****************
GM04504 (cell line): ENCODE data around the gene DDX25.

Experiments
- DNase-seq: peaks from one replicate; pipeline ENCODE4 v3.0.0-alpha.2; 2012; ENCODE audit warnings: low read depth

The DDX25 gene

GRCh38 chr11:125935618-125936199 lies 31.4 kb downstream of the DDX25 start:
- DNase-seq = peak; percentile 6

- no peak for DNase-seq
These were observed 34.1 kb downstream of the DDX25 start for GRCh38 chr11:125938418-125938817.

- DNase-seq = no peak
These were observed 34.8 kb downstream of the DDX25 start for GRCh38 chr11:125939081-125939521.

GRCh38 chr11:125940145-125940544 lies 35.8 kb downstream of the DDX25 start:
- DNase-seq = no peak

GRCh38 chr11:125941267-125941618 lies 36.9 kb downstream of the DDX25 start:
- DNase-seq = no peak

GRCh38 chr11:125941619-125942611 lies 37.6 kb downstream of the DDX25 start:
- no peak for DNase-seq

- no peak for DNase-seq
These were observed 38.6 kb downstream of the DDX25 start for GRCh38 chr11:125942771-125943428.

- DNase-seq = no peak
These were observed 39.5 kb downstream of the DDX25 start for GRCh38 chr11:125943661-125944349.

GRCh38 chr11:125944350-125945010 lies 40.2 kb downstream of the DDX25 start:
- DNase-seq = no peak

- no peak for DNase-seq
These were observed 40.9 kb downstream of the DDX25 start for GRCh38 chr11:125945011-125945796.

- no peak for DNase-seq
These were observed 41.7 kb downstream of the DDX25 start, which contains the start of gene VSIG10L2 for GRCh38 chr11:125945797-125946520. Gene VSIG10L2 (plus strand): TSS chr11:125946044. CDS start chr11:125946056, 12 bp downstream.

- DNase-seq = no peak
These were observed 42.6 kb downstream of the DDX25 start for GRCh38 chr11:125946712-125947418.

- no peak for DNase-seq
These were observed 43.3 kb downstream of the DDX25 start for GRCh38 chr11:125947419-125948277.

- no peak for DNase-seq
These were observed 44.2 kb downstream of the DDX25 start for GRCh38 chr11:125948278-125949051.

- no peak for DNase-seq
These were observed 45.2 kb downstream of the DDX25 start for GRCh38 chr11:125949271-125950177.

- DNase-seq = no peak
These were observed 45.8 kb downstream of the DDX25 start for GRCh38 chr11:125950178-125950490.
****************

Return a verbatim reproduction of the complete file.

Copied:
GM04504 (cell line): ENCODE data around the gene DDX25.

Experiments
- DNase-seq: peaks from one replicate; pipeline ENCODE4 v3.0.0-alpha.2; 2012; ENCODE audit warnings: low read depth

The DDX25 gene

GRCh38 chr11:125935618-125936199 lies 31.4 kb downstream of the DDX25 start:
- DNase-seq = peak; percentile 6

- no peak for DNase-seq
These were observed 34.1 kb downstream of the DDX25 start for GRCh38 chr11:125938418-125938817.

- DNase-seq = no peak
These were observed 34.8 kb downstream of the DDX25 start for GRCh38 chr11:125939081-125939521.

GRCh38 chr11:125940145-125940544 lies 35.8 kb downstream of the DDX25 start:
- DNase-seq = no peak

GRCh38 chr11:125941267-125941618 lies 36.9 kb downstream of the DDX25 start:
- DNase-seq = no peak

GRCh38 chr11:125941619-125942611 lies 37.6 kb downstream of the DDX25 start:
- no peak for DNase-seq

- no peak for DNase-seq
These were observed 38.6 kb downstream of the DDX25 start for GRCh38 chr11:125942771-125943428.

- DNase-seq = no peak
These were observed 39.5 kb downstream of the DDX25 start for GRCh38 chr11:125943661-125944349.

GRCh38 chr11:125944350-125945010 lies 40.2 kb downstream of the DDX25 start:
- DNase-seq = no peak

- no peak for DNase-seq
These were observed 40.9 kb downstream of the DDX25 start for GRCh38 chr11:125945011-125945796.

- no peak for DNase-seq
These were observed 41.7 kb downstream of the DDX25 start, which contains the start of gene VSIG10L2 for GRCh38 chr11:125945797-125946520. Gene VSIG10L2 (plus strand): TSS chr11:125946044. CDS start chr11:125946056, 12 bp downstream.

- DNase-seq = no peak
These were observed 42.6 kb downstream of the DDX25 start for GRCh38 chr11:125946712-125947418.

- no peak for DNase-seq
These were observed 43.3 kb downstream of the DDX25 start for GRCh38 chr11:125947419-125948277.

- no peak for DNase-seq
These were observed 44.2 kb downstream of the DDX25 start for GRCh38 chr11:125948278-125949051.

- no peak for DNase-seq
These were observed 45.2 kb downstream of the DDX25 start for GRCh38 chr11:125949271-125950177.

- DNase-seq = no peak
These were observed 45.8 kb downstream of the DDX25 start for GRCh38 chr11:125950178-125950490.